Yesterday, we asked if cell phone surveillance is the price of ending cyber bullying. Today? An equally tough question: What happens if auto insurers get to watch you driving? That’s a real proposal!
Insurers are working with technologists in the developing industry of “insurance telematics” to sell the idea that monitoring individual driving is a lot fairer than billing people based on broad risk groups. Writer Andrew Tolve, for example, burbles “wouldn’t it be nice?” for “law-abiding, fuel-conscious” drivers to be rewarded with low premiums—and possibly some new services as a sweetener.
But it’s more than just privacy nerds who might feel chilled by this. Most of us believe our choices of where and how we drive are private, just as our car is an extension of our private property. This technology, though, could well do what some parents are already doing in tracking teenage drivers, as documented by Edmunds.com. I’m guessing few adults would be happy to know that their turn-by-turn behavior, sent from their Blackberry or iPhone, is in the hands of an insurance auditor.
Telematics systems such as OnStar already challenge some conventional wisdom on driving privacy. They combine global positioning satellite data with car electronics to operate service and safety systems. The newest version of OnStar includes theft prevention that actually lets an agent gradually disable a moving car to let police catch the thief. Of course, that means it’s also feasible for somebody to stop our car at any time.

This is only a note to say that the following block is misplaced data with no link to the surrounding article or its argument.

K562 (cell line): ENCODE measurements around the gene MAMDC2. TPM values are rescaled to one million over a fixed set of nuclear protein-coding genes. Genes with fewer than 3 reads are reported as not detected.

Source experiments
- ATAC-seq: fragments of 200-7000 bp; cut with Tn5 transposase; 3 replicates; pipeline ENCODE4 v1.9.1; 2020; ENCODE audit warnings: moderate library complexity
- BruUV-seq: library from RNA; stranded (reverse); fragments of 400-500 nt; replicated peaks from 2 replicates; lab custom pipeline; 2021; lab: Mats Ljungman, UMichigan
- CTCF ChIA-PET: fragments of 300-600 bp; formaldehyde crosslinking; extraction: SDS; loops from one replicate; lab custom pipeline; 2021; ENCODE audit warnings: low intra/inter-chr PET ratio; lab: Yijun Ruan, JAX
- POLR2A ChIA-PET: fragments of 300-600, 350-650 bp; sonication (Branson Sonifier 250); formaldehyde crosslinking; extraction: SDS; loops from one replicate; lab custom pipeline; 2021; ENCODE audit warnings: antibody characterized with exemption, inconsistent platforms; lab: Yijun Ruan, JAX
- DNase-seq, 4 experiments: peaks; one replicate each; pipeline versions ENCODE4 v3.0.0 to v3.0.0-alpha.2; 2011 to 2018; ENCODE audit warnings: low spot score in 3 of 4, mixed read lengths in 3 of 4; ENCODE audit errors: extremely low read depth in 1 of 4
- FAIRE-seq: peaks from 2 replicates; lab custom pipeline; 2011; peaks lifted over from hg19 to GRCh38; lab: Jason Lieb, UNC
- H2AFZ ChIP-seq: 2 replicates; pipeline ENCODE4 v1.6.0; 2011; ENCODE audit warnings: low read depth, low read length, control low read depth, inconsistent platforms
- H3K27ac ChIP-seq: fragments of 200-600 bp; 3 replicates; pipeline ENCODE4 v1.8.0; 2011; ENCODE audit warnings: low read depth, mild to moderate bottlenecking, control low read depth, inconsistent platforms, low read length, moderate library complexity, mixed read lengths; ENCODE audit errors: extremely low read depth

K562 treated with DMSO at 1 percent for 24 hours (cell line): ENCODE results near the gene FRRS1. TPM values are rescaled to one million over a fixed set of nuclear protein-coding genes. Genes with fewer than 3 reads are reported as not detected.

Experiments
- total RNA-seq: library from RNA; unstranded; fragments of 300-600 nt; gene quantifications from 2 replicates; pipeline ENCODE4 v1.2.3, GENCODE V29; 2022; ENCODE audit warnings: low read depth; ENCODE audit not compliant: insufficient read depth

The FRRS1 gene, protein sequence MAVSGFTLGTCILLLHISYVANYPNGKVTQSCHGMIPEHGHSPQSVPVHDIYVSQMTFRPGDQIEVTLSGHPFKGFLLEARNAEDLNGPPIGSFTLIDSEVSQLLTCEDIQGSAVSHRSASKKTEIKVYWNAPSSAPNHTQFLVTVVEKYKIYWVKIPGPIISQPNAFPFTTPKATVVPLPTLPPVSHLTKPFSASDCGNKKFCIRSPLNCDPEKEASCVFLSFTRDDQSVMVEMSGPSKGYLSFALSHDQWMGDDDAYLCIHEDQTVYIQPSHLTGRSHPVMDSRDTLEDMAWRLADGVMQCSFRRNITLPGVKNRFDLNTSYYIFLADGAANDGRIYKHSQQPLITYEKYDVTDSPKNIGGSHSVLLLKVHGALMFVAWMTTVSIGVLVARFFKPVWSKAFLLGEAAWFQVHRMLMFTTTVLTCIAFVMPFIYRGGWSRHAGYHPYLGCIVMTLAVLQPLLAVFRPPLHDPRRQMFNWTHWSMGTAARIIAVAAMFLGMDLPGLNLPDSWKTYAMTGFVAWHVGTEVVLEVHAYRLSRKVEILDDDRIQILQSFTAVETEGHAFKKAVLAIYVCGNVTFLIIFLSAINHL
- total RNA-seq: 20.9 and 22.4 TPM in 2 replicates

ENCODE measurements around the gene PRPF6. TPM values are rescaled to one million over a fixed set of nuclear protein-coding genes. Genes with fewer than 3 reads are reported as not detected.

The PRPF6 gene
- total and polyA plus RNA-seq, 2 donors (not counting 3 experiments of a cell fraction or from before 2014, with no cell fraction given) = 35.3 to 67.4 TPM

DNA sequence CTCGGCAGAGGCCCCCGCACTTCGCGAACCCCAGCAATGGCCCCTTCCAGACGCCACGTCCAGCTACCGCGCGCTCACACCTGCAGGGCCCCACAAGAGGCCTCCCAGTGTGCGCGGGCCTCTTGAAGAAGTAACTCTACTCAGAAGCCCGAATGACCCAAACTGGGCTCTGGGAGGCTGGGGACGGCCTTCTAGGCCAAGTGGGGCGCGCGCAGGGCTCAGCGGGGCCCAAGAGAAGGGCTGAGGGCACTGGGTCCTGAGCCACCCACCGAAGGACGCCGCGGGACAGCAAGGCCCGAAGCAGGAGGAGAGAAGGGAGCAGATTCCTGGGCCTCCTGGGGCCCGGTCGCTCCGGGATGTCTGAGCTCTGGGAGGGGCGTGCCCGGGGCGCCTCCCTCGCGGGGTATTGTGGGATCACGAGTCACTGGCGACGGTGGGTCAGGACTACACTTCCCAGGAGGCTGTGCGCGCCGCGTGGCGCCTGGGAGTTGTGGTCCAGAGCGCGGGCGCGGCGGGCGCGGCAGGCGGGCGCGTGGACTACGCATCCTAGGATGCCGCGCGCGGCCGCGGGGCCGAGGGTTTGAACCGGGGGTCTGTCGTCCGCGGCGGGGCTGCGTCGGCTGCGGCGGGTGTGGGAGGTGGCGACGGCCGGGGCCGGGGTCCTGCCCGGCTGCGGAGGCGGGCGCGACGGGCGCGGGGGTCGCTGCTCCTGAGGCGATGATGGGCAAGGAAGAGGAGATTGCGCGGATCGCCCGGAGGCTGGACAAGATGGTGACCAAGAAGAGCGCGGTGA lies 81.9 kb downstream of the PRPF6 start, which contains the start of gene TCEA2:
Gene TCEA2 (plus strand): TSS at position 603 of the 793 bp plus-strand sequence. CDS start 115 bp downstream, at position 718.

All of us want to be safe, for sure. But our comfort level with a subscription service is a lot different than with something imposed (insurance is required by law). This is more than an academic debate: What insurers want is similar to so-called “black box” data. Congress has been wrestling with the idea of requiring extensive Black Box monitoring of driving behavior on all cars, as reported in the Washington Post.
Would you be comfortable trading privacy as you drive, for a pay-as-you-go plan?
What if monitoring brings freebies like navigation or entertainment?
Who owns your data?
And who else should have access to your private driving behavior—your healthcare provider, your boss, your creditors?
Big questions! And they’re coming soon to a car in your driveway.
So, please add a Comment! Express yourself!
TIM MORAN, the author of this week’s OurValues series, is a longtime freelance journalist whose work has appeared in national publications. Tim has written about a wide variety of topics, with concentrations in business, technology, and automotive subjects. He is a second-year graduate student at Wayne State University where he is studying history, a lifelong passion.